It was a bold move for Disney to announce that they were going to attempt the, what I thought was impossible, adaptation of Madeleine L’Engle’s classic novel “A Wrinkle In Time” for the silver screen.
Having already been attempted once in the 1960’s by ABC, a disaster that even the author herself hated, it was a difficult task to undertake;
that didn’t stop director Ava Duvernay from rising to the challenge.
Tapping into her inner child, Ava brings imagination to life through the story of the all-too-relatable Meg Murray (Storm Reid), an uncoordinated middle schooler who’s brilliant father (Chris Pine) disappeared 4 years prior after a scientific breakthrough on the ability to travel large distances in space through a tesseract. Her brilliant scientist of a mother (Gugu Mbatha-Raw) is balancing single parenthood of Meg and her intellectual prodigy of an adopted younger brother Charles Wallace (Deric McCabe), all while holding on to the hope that her husband is still out there. All of this leads to Meg pulling into herself, away from friends, culminating in social problem like being bullied at school.
Charles Wallace, with all of his intellectual prowess, doesn’t show the slightest surprise when an odd, redheaded woman named Mrs. Whatsit (Reese Witherspoon) shows up at their home one night. Despite her stating she doesn’t think Meg has what it takes for their “mission”, Charles Wallace encourages Meg and her creepily-romantic supportive friend Calvin (Levi Miller) to join Mrs. Whatsit, Mrs. Who (Mindy Kaling), and Mrs. Which (Oprah Winfrey) as they “tesser” through folds within the fabric of time to jump through space and rescue their father from a dark entity known only as “It”. Bouncing from planet to planet, the storyline shows how in order to fulfill her quest,
Meg must learn to recognize and embrace the faults that she feels define her and to embrace the power that has always been within.
While the script lays a strong roadmap the first half of the film, the latter half seems to be lacking in direction and consistency. Full of elaborate costume changes, existential crisis, and sensory overload, the film at times feels like a sci-fi acid trip rather than a Disney movie. I say that but The Neverending Story is one of my all-time favorite kids’ movies, so why can’t this be on the same level? This was the first movie in a while that I felt was made for children, without pandering to the adults who have to take them.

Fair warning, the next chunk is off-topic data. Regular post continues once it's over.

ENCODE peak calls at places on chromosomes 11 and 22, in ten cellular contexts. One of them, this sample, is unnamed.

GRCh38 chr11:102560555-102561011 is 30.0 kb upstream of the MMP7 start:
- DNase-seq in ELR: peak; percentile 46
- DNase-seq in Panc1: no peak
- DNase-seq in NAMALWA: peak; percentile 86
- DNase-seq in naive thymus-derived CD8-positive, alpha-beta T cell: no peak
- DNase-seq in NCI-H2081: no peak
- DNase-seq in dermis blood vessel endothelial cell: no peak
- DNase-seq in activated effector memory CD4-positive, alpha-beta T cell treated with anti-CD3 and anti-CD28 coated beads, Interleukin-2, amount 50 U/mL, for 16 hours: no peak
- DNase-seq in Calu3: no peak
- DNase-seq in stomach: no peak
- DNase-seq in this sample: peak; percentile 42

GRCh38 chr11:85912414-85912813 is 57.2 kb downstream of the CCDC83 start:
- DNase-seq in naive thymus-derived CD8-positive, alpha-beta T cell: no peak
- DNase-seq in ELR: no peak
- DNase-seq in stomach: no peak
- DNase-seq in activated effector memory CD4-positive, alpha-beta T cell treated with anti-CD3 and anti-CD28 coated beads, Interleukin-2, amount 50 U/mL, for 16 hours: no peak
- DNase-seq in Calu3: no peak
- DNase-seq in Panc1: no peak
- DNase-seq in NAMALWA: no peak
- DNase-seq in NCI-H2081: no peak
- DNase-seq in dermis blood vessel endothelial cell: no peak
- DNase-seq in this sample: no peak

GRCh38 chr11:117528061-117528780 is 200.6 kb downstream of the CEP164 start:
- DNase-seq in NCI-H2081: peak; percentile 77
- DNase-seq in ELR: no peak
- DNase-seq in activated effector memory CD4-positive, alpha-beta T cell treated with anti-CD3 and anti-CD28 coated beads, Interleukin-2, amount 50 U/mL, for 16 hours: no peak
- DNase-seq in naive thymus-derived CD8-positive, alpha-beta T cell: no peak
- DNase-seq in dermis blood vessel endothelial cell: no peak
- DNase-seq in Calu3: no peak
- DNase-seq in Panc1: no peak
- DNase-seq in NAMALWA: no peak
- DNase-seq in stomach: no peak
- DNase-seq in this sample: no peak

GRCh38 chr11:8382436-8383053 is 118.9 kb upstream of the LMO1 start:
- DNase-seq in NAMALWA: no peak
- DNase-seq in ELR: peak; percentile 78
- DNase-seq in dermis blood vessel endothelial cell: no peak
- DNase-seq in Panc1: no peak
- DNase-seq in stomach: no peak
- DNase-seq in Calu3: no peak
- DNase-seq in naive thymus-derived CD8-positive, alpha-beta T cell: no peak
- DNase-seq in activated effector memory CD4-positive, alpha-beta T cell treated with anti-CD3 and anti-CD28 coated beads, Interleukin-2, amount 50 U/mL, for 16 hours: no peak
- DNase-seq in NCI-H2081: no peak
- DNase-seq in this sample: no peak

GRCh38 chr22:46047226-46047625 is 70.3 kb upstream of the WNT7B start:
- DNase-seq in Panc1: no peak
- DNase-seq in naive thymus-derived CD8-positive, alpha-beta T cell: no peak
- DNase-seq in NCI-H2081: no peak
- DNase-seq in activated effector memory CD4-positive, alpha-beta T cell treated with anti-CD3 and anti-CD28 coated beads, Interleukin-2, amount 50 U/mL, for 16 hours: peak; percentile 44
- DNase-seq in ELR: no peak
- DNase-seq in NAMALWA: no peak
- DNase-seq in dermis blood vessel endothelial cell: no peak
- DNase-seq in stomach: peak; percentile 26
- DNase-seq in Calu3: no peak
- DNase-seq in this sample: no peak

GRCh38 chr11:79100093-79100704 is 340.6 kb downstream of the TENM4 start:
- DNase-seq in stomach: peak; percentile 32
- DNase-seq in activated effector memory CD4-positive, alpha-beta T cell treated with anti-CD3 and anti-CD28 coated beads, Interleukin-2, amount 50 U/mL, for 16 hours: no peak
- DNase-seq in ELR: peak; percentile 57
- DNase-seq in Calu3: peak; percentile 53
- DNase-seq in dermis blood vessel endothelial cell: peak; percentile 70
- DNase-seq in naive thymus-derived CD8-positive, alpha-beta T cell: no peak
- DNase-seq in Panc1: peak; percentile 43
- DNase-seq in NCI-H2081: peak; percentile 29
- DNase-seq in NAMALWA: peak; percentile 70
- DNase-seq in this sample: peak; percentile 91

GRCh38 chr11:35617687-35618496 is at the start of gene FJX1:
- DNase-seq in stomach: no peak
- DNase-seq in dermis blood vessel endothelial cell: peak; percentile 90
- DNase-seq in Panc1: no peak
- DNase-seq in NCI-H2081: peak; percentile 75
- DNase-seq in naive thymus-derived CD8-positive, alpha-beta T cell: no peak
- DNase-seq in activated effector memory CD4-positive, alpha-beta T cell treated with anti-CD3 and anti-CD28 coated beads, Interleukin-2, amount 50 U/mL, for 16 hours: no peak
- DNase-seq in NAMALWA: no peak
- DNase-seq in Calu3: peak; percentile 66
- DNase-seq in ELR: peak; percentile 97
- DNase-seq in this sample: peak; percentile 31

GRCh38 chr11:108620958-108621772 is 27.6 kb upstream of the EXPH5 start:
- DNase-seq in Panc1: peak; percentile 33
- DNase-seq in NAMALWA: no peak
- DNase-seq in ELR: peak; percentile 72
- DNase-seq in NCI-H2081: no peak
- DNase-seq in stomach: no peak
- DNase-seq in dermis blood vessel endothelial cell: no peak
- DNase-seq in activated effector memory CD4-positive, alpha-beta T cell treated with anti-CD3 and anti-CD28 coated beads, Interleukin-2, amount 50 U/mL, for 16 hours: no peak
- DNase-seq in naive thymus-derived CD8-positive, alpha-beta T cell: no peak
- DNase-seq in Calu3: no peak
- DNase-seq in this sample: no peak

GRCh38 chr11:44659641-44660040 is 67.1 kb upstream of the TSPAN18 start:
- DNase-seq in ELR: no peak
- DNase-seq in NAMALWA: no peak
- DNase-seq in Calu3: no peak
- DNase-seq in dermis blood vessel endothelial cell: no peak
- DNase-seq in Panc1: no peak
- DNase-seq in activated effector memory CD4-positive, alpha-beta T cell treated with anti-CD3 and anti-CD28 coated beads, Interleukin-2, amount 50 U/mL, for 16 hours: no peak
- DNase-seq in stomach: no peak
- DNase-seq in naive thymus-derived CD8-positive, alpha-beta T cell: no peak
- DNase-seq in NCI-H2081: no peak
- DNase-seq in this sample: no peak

Separately, this film broke through a lot of barriers, some that affect me personally, but at times it felt like those glass ceilings may have eclipsed the film itself.
Sadly, it is 2018 and this is the first $100 million movie directed by an African-American woman.
Coupled with that, she broke my #1 canon-adaptation rule by casting a biracial actress as the lead character. I respect this choice not only because I could see myself in this girl, but because since the film took place in modern day, she chose to show what today’s average family would look like. Ava’s color-blind agenda has the potential for long-lasting impacts on casting in Hollywood and is something I would have given anything to see growing up. People in the majority will never truly know the depth of why representation matters.
It’s clear Ava did not make this film for critics and has been quoted saying that while the film is meant to make a positive impact on young girls and boys, it is truly a love letter to young black girls everywhere. Filled with lines about the worthiness of love, courage, and self-acceptance, you’d be hard-pressed to miss the messages laid out in the script.
If you can find your inner child, or if you’re lucky enough to have never lost them, then this movie is a welcomed treat for the imagination and a source of light in recent times of darkness.